.  .  .  .  .  .  .  .  .  .  .  .  .  .  .  .  .  .  .  .  .  .  .  .  .  


After the armistice, when the civilian population returned to the town, evidence was obtained  from them showing that this first shell to land in Douai was an absolute "O.K.", bursting right in the centre of the railway line and causing enormous damage both to the permanent way and to German rolling stock concentrated in the station. It came as a complete surprise to the Germans, who from that day onwards never used the railway station again (though they repaired the actual line each time it subsequently became damaged), excepting for clearing the forward area preparatory to retreating.


This, when it came to light, was a source of much satisfaction to the battery, as the round had always been known among the men as "The King's Shot," and was looked upon them as having marked the turning point of the war, bringing luck to the battery and victory to the British Armies.



THE KINGS SHOT [Source: Imperial War Museum]




Two 14  inch (356mm) Railway Guns were constructed at the Elswick Ordinance Work, Newcastle Upon Tyne. The barrels came from an uncompleted order on a Japanese battleship and were offered to the War office in August 1916. The offer was accepted and the barrels were mounted as railway guns. [1]




Once completed the guns were shipped to France via the Military Port of Richborough arriving in France 26th May 1918. [2]




The 471st Siege Battery was formed on the 17th July 1917 in Press Heath. [3]  When the guns deployed, they were allocated to First Army [4] coming under their control on 8th June 1918. [5] The guns would operate as two subsections, each allocated to a separate Heavy Artillery Group (HAG) ; Left Section, HMG Scene Shifter was allocated to 55 HAG; [6]  Right Section HMG Boche Buster was allocated to 26 HAG. [7]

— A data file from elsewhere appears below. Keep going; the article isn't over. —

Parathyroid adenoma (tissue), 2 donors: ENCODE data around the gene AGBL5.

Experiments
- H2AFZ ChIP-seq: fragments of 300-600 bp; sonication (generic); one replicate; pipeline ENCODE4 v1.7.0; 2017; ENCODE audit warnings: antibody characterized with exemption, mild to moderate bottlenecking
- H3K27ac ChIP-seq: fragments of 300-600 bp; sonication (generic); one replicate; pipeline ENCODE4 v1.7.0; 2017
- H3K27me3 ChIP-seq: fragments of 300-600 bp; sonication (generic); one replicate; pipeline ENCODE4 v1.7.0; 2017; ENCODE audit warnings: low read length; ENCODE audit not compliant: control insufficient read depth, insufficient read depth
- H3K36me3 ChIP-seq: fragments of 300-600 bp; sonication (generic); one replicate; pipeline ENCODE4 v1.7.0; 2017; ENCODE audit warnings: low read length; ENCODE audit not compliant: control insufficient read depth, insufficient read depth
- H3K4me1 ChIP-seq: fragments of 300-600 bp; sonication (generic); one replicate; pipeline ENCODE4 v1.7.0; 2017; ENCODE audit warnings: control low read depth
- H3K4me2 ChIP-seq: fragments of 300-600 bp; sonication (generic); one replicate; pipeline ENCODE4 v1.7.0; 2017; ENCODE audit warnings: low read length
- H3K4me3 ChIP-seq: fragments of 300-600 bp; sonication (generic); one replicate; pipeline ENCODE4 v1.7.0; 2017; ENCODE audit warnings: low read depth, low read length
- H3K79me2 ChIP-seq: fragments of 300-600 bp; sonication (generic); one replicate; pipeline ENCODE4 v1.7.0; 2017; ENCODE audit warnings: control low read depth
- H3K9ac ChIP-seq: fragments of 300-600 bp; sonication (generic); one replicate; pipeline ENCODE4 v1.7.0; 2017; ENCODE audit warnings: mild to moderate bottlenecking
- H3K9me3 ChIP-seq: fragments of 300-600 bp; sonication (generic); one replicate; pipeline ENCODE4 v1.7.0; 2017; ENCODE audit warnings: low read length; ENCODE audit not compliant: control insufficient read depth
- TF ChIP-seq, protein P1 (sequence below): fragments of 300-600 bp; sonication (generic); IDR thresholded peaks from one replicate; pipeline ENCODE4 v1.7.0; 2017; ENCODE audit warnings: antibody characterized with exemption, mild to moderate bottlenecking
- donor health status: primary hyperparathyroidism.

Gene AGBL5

The gun was hauled by its own locomotive. It could be loaded from a purpose built ammunition wagon or by cranes on the gun lifting  ground dumped ammunition. A separate train carried gun stores and personnel.






On the afternoon of the 20th June 1918, Boche Buster conducted its first mission firing 14 rounds at Libercourt Station (15km NE of Lens), which was observed by aeroplane. One round hit a building and one on a railway siding. [8]  Boche Buster was in action again at 5:36pm on the 31st July 1918, firing two rounds on Dechy Station (2km SE of Douai) observed by aeroplane. The pilot reported an "excellent burst and round fell on siding". [9] 


Boche Buster was garaged at Savy when not firing [10], moving to Maroeuil where the shooting log of the 26th HAG records the rest of the group was located [11].  Boche Buster was located on a specially built curved spur built of a siding next to Maroeuil Station. [12]







The War Diary of the 26th Heavy Artillery Group records "H.M. THE KING visited 471 S.B. (14" Gun) at 2pm 8/8/18 saw gun fire at DOUAI [13]


On the day of the visit the British Fourth Army had launched an offensive eastward from Amiens, which was the start of the 100 Days Offensive that would ultimately result in the ending of the first World War. Douai was an important rail junction through when reinforcements and materiel for the battle to the south would pass.